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4 • THURSDAY, AUGUST 26, 2010

2010 HIGH SCHOOL FOOTBALL PREVIEW

Samford Homecoming

OVER THE MOUNTAIN JOURNAL

COLLEGE DAYS

Clay Plays College Football In Familiar Surroundings BY CARY ESTES

JOURNAL SPORTS WRITER

J

ohn Michael Clay has been running around the Samford University football field for 20 years. Which is saying a lot, since he is just now entering his senior season as a defensive lineman with the Bulldogs. But as the son of two Samford alums, Clay said Seibert Stadium was his second home as a small child. His parents attended most of the games while he was growing up in Vestavia Hills, and he said he has been sliding down the grassy hills surrounding the playing field “since I was a baby.” So it’s only appropriate that for the past three years, Clay has been just as much a fixture on the Seibert Stadium field as a player as he once was in the stands as a fan. Clay has played in 32 of the Bulldogs’ 33 games since his freshman season in 2007 and has started 21 of the past 22 games. “He’s been one of the staples on our team since I got here,” said Samford head coach Pat Sullivan, whose first year with the Bulldogs coincided with Clay’s freshman season. “We always know that John Michael is out there. We don’t worry about what we’re going to get from him.” All of this seemed like an unlikely scenario just five years ago. As a freshman on the Vestavia Hills football team, Clay kept experiencing pinched nerves in his neck, known as burners or stingers. He finally received an MRI and was diagnosed with cervical stenosis, a narrowing of the spinal canal. The situation wasn’t overly serious, but doctors suggested it would probably be best if Clay didn’t participate in a violent contact sport like football. So Clay spent the next two years working with the football team as a student coach, while continuing to compete for the Vestavia Hills wrestling and baseball teams. Then before he began his senior year, new tests revealed that Clay’s condition had improved, and he was cleared by a neurosurgeon and a cervical specialist to play football. Despite some anxious moments from his mother (“She was scared at first,” Clay said), he returned to the football field just in time for a farewell season with the Rebels. That one season was enough for Clay to show what he was capable of doing on the field. He had 82 tackles, four quarterback sacks and two fumble recoveries. He was named to the All-Over the Mountain first team and received honorable mention allstate honors. Clay’s performance caught Sullivan’s attention, and Samford was one of the few teams to offer Clay a football scholarship. “You could see the potential for him to be what he is today,” Sullivan said. “You saw that big ol’ frame with that tough mentality. It was just a matter of him getting the reps and some time to put the weight on.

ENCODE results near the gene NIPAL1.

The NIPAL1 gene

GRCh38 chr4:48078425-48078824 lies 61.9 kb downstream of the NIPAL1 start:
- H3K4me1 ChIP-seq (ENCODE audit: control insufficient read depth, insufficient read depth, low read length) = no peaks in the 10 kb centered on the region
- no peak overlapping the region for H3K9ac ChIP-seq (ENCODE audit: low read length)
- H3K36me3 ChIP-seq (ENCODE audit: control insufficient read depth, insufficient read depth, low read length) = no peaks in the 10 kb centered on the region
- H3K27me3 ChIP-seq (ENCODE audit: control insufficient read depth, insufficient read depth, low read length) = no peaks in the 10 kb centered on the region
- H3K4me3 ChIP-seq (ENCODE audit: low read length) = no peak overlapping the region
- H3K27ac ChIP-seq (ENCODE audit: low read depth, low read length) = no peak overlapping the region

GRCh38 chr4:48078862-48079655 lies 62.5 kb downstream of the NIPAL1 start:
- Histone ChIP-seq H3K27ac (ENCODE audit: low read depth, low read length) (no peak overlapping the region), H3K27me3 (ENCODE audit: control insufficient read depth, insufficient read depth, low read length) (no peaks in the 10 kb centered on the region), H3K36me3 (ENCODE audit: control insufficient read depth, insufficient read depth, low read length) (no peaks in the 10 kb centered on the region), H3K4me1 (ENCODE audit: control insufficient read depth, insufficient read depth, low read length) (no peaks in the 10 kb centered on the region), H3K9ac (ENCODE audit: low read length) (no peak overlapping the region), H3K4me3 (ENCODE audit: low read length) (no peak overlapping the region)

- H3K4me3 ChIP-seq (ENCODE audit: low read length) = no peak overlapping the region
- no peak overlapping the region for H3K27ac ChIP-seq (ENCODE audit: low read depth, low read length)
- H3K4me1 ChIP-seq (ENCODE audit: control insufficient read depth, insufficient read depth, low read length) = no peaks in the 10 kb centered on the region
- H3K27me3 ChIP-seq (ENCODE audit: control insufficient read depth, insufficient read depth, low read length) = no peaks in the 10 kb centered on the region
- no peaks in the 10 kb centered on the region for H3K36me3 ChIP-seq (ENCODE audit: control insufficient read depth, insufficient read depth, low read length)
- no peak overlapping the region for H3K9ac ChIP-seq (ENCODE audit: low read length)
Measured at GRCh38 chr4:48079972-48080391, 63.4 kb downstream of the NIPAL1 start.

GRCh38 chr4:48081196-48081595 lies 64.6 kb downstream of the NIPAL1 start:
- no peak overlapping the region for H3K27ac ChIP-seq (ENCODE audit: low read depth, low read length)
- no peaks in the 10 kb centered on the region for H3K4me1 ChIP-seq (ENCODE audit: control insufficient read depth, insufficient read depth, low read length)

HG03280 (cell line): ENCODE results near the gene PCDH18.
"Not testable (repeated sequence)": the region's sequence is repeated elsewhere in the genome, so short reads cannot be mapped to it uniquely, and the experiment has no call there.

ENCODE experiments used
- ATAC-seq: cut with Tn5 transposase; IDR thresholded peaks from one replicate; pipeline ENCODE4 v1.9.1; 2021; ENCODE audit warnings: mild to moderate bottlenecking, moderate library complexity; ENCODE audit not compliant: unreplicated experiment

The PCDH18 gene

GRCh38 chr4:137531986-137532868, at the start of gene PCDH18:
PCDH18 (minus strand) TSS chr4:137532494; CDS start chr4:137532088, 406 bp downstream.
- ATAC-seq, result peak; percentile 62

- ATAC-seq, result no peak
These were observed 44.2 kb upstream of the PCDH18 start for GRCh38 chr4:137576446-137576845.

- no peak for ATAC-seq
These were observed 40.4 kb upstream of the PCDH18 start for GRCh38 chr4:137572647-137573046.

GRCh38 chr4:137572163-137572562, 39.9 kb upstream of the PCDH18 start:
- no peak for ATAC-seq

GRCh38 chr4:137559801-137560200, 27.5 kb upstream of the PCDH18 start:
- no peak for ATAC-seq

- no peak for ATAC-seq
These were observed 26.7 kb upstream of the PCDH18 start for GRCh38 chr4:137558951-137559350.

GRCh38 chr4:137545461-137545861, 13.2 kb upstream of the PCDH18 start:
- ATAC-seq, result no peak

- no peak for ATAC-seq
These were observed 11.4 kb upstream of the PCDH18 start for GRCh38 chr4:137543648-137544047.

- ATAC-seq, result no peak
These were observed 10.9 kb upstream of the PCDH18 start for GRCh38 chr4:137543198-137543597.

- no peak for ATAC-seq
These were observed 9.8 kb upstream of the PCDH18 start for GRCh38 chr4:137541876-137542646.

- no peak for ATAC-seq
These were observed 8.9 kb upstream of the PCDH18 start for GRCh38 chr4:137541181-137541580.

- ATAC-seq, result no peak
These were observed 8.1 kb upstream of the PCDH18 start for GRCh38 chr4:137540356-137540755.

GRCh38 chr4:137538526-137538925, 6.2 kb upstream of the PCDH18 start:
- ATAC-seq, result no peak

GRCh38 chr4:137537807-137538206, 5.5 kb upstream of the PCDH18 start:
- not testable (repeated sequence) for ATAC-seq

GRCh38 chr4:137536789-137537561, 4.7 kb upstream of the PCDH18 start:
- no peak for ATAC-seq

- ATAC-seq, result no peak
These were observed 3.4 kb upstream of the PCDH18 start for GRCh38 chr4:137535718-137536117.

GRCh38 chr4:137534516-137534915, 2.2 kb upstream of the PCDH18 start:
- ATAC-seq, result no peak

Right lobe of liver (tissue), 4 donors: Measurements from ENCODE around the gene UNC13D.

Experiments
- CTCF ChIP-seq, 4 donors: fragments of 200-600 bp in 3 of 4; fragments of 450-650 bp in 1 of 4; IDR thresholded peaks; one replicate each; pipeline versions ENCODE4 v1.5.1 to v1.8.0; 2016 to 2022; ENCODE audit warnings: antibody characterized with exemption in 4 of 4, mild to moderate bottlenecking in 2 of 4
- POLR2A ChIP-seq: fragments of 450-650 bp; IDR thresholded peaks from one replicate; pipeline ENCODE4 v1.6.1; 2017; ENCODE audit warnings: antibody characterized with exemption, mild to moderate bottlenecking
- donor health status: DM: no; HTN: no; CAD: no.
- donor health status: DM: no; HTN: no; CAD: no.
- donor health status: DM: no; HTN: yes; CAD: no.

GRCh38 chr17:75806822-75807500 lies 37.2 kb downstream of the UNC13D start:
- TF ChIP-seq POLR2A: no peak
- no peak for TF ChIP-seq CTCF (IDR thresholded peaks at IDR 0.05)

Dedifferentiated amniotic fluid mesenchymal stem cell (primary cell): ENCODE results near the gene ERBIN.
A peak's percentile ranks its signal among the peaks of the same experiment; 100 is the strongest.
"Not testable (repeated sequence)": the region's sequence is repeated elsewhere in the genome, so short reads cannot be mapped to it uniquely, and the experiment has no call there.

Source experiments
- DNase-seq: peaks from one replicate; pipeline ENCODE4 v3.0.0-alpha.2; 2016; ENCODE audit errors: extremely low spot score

John Michael Clay has played in 32 of the Bulldogs’ 33 games since his freshman season in 2007 and has started 21 of Photos courtesy Samford Athletics the past 22 games. And now you have a really good player. “He comes to play with a wrestler’s mentality. Every day, he’s giving it everything he’s got. You know what you have with him every time that you tee it up.” Clay agrees with the assessment that he plays football with a wrestler’s mentality. After all, he spent more time at Vestavia Hills wrestling than he did playing football, and he said much of what he learned from the sport has carried over to his college football career. “To be a wrestler, you have to understand that your body has a limit, and then you have to be willing to go much further,” Clay said. “If you can accept that and then use it on the football field, it gives you an even bigger edge on outworking your opponent. Because you’ll never quit. “It’s hard to break somebody who is a

wrestler. A wrestling practice is a lot more intense and grueling than a football practice. It helps give that mental edge to any player. “Being a lineman, it’s pretty much a wrestling match out there anyway. Just all the arms flailing and gaining leverage. “I learned a lot from our football coaches at Vestavia. They taught me a lot about being a football player and being a man. “But the wrestling comes in handy every day.” Whatever the key has been, it certainly has worked. Clay had 37 tackles and six sacks last season in being named second-team All-Southern Conference. And Sullivan said Clay is unquestionably one of the most important players on the Samford defense this season. “He can bring it on the pass rush, he’s

solid on the run, he can protect on our punt team,” Sullivan said. “He just does whatever you ask him to do.” That will be the case for one final season at Samford. While his parents cheer from the stands and new children slide down the hills at Seibert Stadium, Clay will take to the field and continue a journey that has been 20 years in the making. “I always thought I wouldn’t go to Samford, that I would do something different,” Clay said. “But I had an opportunity to play football here, and I couldn’t turn it down. I’m truly blessed that I did come here. “Now all I want to do is have a relationship with my teammates that I can carry on throughout the years and make some memories that I can cherish.” ❖

Over the Mountain Journal High School Football Preview  

An overview of high school football in the Over the Mountain Communities for 2010

Over the Mountain Journal High School Football Preview  

An overview of high school football in the Over the Mountain Communities for 2010

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